The Festival of Hope is coming to Chester from August 29
24 August 2020The Festival of Hope has been created by a group of 16 to 18-year olds based in and around Chester. The self-titled group, Chester Young Producers, has been supported by West Cheshire Museums, to produce a pioneering festival that places young people at the heart of design, making, programming and production. The entire festival has been created by Chester Young Producers and offers a programme that celebrates creativity, heritage and most importantly hope.
Councillor Louise Gittins, Leader of Cheshire West and Chester Council said: “The Chester Young Producers originally planned a live event to happen in Chester during the summer. However, the outbreak of COVID-19 forced the group to re-think their plans.
“The group were determined to continue, and they have found a new online solution for sharing their Festival as both hope and heritage are now more important than ever.”
The Chester Festival of Hope has been designed by young people, for young people. This fully digital festival takes place over the weekend of 29 and 30 August. It is set to be an eclectic weekend, designed to provoke curiosity, create community and explore both individual and contemporary heritage. The festival will be available on the Festival of Hope website.
The ambitious programme includes commissions from two artists as well as a series of talks and workshops and a virtual open mic night, exploring wider issues such as the environment and representation, as well as focusing in at times on life during lockdown.
Colour Within the Lines, by Kremena Dimitrova:
Illustrator Kremena Dimitrova has worked with the festival’s Young Producers to create a cartoon based on their interviews with friends either side of the Welsh-English border and their experiences during lockdown. ‘Colour Within the Lines’ explores the effects of the lockdown on young people and their families, friends, education and work.
The Lay of the Lockdown, by Neil Keating:
Artist Neil Keating has produced an illustrated map to highlight the weirdest things people have bought during lockdown: from chickens to wetsuits and 25 houseplants. The map explores what people have wanted, needed or delighted over in the last few months. The public can add to the map and watch it grow by submitting their own purchases over the festival weekend.
Saturday 29 August
The Festival of Hope is part of Hope Streets, a five-year project creating a strategic partnership between heritage and youth sectors in the North West led by Curious Minds and supported with funding from the National Lottery Heritage Fund.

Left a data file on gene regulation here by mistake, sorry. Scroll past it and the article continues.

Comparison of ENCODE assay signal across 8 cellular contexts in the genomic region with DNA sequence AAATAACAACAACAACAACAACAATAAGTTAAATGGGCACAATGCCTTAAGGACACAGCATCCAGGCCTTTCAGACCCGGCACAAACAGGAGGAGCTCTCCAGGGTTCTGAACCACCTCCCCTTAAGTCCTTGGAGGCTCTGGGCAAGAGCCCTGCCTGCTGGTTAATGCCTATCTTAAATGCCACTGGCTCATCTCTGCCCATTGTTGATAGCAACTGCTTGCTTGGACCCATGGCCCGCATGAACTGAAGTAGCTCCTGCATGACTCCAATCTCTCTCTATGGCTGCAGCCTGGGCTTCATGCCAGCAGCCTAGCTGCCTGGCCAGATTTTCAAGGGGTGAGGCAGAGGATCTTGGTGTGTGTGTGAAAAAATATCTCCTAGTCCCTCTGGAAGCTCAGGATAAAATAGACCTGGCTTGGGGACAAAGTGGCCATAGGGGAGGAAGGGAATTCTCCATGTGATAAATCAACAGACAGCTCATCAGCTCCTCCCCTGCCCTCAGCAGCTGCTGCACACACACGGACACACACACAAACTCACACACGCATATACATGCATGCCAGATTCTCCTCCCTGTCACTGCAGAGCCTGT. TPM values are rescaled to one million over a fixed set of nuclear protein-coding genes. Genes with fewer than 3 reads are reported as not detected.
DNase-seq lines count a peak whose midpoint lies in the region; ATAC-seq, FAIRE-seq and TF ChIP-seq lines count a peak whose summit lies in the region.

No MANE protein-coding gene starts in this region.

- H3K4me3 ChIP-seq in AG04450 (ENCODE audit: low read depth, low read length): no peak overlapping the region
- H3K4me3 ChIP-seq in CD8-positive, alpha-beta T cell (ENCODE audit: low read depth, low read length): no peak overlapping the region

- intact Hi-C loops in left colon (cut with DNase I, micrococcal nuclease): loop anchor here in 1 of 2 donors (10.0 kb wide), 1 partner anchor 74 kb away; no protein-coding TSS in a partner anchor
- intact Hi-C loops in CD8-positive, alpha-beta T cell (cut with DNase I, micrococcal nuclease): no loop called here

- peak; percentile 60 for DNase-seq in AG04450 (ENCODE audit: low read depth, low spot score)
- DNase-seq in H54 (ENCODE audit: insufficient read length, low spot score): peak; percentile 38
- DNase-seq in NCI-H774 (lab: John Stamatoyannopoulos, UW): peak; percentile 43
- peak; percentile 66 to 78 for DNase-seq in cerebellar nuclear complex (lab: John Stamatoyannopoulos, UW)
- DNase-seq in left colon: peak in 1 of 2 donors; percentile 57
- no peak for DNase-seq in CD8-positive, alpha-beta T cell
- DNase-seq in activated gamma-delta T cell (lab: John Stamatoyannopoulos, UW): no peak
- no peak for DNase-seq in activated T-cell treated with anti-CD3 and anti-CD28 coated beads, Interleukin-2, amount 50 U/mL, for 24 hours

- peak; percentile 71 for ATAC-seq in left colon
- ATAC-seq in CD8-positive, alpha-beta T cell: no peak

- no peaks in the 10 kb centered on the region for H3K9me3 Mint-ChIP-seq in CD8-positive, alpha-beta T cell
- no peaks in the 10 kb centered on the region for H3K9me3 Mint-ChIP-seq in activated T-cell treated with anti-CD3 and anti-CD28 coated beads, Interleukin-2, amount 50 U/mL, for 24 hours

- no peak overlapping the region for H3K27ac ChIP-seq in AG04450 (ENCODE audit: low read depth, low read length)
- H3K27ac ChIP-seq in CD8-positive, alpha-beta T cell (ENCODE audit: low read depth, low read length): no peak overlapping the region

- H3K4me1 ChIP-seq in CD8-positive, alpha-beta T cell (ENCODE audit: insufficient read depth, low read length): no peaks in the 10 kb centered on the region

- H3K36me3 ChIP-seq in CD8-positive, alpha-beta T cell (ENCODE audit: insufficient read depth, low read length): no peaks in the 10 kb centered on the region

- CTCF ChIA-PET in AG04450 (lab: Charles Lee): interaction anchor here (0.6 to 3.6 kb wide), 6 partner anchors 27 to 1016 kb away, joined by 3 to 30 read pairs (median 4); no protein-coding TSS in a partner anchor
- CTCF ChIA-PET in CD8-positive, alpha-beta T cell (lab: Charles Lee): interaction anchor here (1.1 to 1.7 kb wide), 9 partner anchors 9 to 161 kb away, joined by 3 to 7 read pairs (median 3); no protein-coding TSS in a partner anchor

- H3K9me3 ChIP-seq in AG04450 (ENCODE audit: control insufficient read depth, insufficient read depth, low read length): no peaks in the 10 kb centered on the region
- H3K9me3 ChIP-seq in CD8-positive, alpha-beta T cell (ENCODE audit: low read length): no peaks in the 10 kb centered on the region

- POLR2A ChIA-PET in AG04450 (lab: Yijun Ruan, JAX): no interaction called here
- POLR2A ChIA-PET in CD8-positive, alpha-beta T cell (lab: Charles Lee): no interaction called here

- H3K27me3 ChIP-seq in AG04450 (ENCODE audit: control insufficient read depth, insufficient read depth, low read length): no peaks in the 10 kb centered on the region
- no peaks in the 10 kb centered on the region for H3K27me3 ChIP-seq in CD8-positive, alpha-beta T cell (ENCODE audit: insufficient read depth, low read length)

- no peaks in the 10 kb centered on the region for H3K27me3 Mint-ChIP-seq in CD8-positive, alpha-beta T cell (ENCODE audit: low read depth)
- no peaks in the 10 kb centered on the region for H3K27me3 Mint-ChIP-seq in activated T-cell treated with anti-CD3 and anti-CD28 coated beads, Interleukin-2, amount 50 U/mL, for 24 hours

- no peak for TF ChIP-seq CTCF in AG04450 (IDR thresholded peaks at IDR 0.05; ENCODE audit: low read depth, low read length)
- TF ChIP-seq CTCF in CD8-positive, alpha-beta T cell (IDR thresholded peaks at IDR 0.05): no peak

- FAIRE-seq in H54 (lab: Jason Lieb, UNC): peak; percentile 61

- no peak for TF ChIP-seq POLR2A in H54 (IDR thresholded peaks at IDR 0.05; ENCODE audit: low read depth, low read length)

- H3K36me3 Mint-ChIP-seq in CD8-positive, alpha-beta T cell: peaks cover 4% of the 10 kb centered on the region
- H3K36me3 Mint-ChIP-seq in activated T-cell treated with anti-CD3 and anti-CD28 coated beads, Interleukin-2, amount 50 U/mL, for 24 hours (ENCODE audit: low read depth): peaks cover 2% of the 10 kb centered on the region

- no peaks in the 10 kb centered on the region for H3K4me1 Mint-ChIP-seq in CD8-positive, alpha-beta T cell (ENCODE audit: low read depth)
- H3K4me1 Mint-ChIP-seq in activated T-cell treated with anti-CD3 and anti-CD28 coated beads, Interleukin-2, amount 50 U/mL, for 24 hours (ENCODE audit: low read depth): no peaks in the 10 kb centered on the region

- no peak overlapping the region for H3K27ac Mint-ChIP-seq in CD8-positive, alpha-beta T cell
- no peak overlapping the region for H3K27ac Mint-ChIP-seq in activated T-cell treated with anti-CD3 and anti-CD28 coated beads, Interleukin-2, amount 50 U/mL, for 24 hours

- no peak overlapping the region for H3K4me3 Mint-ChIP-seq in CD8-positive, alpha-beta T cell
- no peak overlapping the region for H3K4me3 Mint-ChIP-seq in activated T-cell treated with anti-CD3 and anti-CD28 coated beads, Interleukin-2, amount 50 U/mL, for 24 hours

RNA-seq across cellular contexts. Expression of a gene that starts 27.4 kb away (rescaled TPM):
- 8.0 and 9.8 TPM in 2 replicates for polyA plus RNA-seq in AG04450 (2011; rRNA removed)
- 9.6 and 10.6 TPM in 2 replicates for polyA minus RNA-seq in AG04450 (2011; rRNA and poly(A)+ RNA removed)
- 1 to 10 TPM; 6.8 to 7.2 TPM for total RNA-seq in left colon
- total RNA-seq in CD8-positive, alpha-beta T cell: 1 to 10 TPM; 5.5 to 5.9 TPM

Added Councillor Gittins: “West Cheshire Museum is one of five Partner museums working on the Hope Streets Project. The Museums are committed to incorporating youth voice within our museums by demonstrating that young people are truly agents of change. We believe amazing things happen when young people have the power to create their own culture.”
For further information visit: https://festivalofhope.co.uk/ or @cheshirefestivalofhope on Instagram.
Meet the Producers:
“Hi, I’m Georgia, aged 18, from the Chester Young Producers Team. I first joined the Grosvenor Museums Youth Panel in March 2017 and joined the Festival of Hope Project in January 2020.
I was first interested in the project as it was an opportunity to turn ideas into a reality and make a positive impact. The first thing that drew me to the project was how vibrant and innovative the Festival of Hope is. Also, the platform it gives young people through the fact that it is youth-led.”
“Hi, I’m Caitlin, I’m 18 years old and I’m from the Chester Young Producers Team. I started working on this project in January 2020, but I have been a member of the Chester Grosvenor Museum’s Youth Panel since 2017.
I joined this project mainly due to my passion for history and my interest in heritage, but I was also enthusiastic about being given the opportunity to enact positive change and give young people a voice in the future so that they can continue to gain influence for years to come.”
“Hi, I’m Harry and I’m 17 years old. My interests include politics and cycling. Currently, studying for my A-levels, I’m hoping the skills that festivals are teaching me – planning, deadlines, collaborating with different people from different areas of expertise, can be used in my future career in the public sector.”
Image - Illustration by artist Kremena Dimitrova L-R Georgia Spender, Caitlin Thomas and Harry Proctor